Apart from a few tears of joy, mountain bike racing only made me cry once this year. After our Australian XCM National Champs in Tasmania in April.
I’d worked incredibly hard on my fitness for Nationals and thought the course, with a very long climb to be covered twice, would suit me perfectly. On race day, in spite of cold temperatures and plenty of rain the day before, I stayed positive and relaxed. I climbed strongly, just as I’d hoped, but my race completely fell apart after an hour-and-a-half, on the long descent from the course’s highest point back down to the race village – a techy, fast, slippery, and very long singletrack full of challenges. I’d been sitting in second but lost five places and a good few minutes down the mountain, then my thoughts turned negative. What was the point of climbing so well, being so fit, working so hard, when many of my competitors could flow effortlessly past me while I wrestled and scooted and slid my lopsided way down a descent? I was quite relieved when, a few minutes into the second lap, my crank arm fell off, giving me a valid excuse to end my disastrous race.
After quitting cycling for precisely 26 hours, I sketched out a plan on the back of an envelope. The problem was easy to identify – it had been staring me in the face for years. I took up mountain biking back in the days when berms and jumps were for downhillers and descents were for recovery. I took a long break from racing in the late 2000s and when I decided to get back on the dirt, not only had people moved from 26” wheels to 29ers, singletrack and race courses had evolved as well. I had been left behind, and that is pretty much where I stayed.
Getting back on track by with skills courses
I’d heard of a new, Canberra-based skills coaching outfit called Ride Technics, with Dylan Cooper, an elite rider with loads of international experience, behind it. I’d heard Ride Technics had worked wonders with other elite racers looking to improve. I booked a flight, tossed my bike in a bike bag, and off I went.
Instead of choosing set drills and pieces of trail, my Ride Technics sessions (four over two days) were tailored to the specific problems I was having (fast descents and flow trails). Dylan used video to analyse my movements in corners and through trail, showing me what I could change in my body position and, when finally (after being broken down and rebuilt as a better rider) I got it right, how much faster I was going. It was pretty gratifying to see speed improvements in an hour – much more than I would if I’d spent weeks or even months working on my fitness.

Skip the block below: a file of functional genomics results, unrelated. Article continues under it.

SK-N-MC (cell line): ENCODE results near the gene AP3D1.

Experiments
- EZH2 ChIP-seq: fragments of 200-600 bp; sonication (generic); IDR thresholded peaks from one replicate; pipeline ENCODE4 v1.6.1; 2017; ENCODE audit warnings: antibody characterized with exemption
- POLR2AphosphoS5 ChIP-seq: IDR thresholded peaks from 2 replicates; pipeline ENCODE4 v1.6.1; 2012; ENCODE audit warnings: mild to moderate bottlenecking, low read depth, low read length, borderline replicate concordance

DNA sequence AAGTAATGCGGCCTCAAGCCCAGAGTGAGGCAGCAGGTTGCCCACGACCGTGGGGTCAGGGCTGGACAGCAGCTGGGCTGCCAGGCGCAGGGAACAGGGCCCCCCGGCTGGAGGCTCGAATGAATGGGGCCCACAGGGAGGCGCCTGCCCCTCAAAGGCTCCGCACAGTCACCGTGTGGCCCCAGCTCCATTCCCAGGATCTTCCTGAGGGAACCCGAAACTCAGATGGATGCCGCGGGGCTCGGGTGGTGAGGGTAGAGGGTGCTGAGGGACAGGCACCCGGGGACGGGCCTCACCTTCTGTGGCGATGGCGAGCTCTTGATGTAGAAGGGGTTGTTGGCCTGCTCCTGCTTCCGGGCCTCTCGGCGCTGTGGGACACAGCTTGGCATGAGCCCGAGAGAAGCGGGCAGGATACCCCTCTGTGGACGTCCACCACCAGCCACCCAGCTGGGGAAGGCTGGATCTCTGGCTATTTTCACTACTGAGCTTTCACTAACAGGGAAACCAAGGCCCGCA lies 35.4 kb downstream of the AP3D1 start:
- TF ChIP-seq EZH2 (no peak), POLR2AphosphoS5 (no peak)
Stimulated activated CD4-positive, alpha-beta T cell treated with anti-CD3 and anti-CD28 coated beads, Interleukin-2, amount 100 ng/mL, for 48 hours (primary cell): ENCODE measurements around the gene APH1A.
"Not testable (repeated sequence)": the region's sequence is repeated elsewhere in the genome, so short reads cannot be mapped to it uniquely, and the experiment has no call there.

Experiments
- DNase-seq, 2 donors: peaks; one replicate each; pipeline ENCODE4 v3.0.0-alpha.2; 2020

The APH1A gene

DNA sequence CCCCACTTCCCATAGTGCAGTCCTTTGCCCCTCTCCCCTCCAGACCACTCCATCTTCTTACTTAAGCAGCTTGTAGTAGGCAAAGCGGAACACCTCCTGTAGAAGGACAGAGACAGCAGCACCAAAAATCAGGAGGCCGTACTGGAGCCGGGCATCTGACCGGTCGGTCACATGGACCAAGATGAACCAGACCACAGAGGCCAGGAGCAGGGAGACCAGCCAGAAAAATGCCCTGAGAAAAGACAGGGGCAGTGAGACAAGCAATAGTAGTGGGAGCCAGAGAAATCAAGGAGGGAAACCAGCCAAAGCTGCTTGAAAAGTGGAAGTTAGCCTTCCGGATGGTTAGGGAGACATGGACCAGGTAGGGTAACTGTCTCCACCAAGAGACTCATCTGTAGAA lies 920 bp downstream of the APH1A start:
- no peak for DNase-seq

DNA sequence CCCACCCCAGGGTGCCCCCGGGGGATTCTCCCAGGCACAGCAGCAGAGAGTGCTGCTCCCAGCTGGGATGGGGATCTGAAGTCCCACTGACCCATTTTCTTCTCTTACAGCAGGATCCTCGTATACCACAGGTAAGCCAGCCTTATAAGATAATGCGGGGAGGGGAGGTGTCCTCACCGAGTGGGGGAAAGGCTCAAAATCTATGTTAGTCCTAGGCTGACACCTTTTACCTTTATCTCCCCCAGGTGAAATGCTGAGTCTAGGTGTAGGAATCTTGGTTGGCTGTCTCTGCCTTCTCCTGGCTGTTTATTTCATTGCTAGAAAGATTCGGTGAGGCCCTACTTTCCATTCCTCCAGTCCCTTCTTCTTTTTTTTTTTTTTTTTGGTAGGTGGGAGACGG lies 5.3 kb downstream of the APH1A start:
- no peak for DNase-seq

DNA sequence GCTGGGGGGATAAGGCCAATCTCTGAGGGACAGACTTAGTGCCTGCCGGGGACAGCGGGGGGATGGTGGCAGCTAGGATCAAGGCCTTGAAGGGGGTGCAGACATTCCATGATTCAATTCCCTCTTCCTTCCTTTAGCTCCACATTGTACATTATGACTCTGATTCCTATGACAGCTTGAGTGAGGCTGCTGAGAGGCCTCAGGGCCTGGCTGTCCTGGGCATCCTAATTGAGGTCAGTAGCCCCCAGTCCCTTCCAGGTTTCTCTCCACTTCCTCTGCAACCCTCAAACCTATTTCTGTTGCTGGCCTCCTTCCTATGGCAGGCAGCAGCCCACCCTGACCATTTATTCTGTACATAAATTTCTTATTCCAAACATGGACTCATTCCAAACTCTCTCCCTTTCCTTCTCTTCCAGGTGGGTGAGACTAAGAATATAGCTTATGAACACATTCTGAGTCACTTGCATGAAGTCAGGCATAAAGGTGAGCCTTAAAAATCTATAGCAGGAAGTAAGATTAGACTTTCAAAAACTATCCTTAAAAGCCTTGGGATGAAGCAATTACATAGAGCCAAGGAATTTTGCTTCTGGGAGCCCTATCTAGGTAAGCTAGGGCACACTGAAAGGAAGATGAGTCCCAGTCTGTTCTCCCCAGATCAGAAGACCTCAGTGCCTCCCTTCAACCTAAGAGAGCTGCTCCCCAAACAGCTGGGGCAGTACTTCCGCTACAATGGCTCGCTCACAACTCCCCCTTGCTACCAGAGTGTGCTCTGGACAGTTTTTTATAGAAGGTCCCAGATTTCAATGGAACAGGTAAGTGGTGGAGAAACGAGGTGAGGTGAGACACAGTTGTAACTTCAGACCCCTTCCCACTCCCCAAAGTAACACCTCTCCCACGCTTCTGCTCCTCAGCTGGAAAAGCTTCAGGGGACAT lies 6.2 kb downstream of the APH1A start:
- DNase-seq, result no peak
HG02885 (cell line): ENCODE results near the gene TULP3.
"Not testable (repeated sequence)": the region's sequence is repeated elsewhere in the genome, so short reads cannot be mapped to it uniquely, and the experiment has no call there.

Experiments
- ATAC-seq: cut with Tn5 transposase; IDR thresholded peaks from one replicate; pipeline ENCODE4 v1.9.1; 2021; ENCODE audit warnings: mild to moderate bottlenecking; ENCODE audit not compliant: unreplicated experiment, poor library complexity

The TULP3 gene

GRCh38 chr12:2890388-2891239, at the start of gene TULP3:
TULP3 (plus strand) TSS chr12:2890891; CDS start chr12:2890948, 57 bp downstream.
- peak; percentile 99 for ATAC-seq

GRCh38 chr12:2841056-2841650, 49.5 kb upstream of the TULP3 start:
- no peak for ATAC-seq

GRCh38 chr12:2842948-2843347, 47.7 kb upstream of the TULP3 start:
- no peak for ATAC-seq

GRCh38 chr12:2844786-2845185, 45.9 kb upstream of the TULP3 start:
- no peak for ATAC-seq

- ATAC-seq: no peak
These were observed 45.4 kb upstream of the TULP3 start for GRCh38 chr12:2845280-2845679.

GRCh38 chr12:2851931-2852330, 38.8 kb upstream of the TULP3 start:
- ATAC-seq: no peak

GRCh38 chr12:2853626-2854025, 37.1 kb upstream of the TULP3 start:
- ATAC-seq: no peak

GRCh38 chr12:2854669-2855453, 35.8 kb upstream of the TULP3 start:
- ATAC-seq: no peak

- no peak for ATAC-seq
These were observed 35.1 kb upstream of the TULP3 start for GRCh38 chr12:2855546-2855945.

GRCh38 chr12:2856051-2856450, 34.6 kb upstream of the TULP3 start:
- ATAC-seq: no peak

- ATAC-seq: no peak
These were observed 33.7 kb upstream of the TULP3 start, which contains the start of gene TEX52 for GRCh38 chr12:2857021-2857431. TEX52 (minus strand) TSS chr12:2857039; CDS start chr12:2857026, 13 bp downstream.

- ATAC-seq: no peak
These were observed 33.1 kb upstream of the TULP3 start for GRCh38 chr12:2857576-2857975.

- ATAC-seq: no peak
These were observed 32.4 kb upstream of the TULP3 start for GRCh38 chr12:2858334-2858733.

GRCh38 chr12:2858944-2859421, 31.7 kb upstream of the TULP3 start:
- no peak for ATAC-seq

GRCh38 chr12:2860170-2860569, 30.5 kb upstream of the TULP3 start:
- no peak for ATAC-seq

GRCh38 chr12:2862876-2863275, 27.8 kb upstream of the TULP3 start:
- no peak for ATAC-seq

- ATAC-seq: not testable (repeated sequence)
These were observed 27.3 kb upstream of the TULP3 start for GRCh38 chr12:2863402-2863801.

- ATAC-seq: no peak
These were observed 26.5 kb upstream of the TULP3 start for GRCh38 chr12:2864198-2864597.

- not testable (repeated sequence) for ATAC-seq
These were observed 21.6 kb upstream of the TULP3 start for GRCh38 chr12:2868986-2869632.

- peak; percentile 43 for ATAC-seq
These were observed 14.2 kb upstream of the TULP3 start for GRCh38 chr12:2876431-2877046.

Apart from Dylan’s racing background, it’s his personality that, I think, makes the Ride Technics framework so different and so effective. Cooper is a perfectionist and a thinker and has clearly put a lot of passion and energy into developing an armoury of unique methods for elite racers, all with their own vocabulary. Working with Ride Technics I got incredibly detailed, specific feedback every time I attempted a feature – all the way down to what my fingertips were doing – as well as a bunch of mental images and touchstones to go back to when practising these techniques on my own. This is especially useful because I also got a huge amount of written feedback and, you guessed it – homework.
The homework must have been effective, because I rode better and with more confidence in races since those two days of coaching in April. At XCM World Champs not a single rider caught me in the techy bits and I even used them to make up ground myself.
Back to school
I made another trip down to work with Ride Technics again recently and pretty much everything I’d learnt anew a few months ago was in good order, so we could move up another level to jumping and drop-offs and even more advanced cornering techniques – stuff I’d never even heard of before. Airtime obstacles usually fill me with abject terror but in the safety of a good coaching environment I managed some feats I’d never before attempted. In a couple of hours, again, it felt like I’d made eons of progress.
There are quite a few very good skills coaches out there, and I’ve had lessons here and there over the years. I’ve found that while helpful, they lacked some of the detail and race-specificity that would equip me to put techniques into practice at speed and under the pressure of competition. The thing about working with Ride Technics is that they operate at the nexus of skills and tactics, and of bike handling and racecraft, so now I know how and when to put in specific efforts, and how to attack or recover on particular parts of a course to best suit my strengths and weaknesses.
It’s strange if you think about it: musicians, footballers, surgeons, and pilots must be dedicated to learning and improving throughout their careers – or face disaster, but something about the culture of mountain biking suggests that if we just get out and ride more, we’ll improve.
When you’re racing at national and even international level, competition is close, gains are small, and everyone is looking for an edge. I was always too busy doing threshold intervals to slow down and repeat an obstacle I stuffed up, and relied on climbing ability to make up for shortcomings in the singletrack. Much as I hate to give my edge away to the world, I can’t recommend advanced skills coaching for MTBers enough.
If you want to see what Ride Technics offer, head to their website. Like Imogen, you might find the investment in your riding reaps better rewards than an investment in upgrading your bike parts: www.ridetechnics.com.au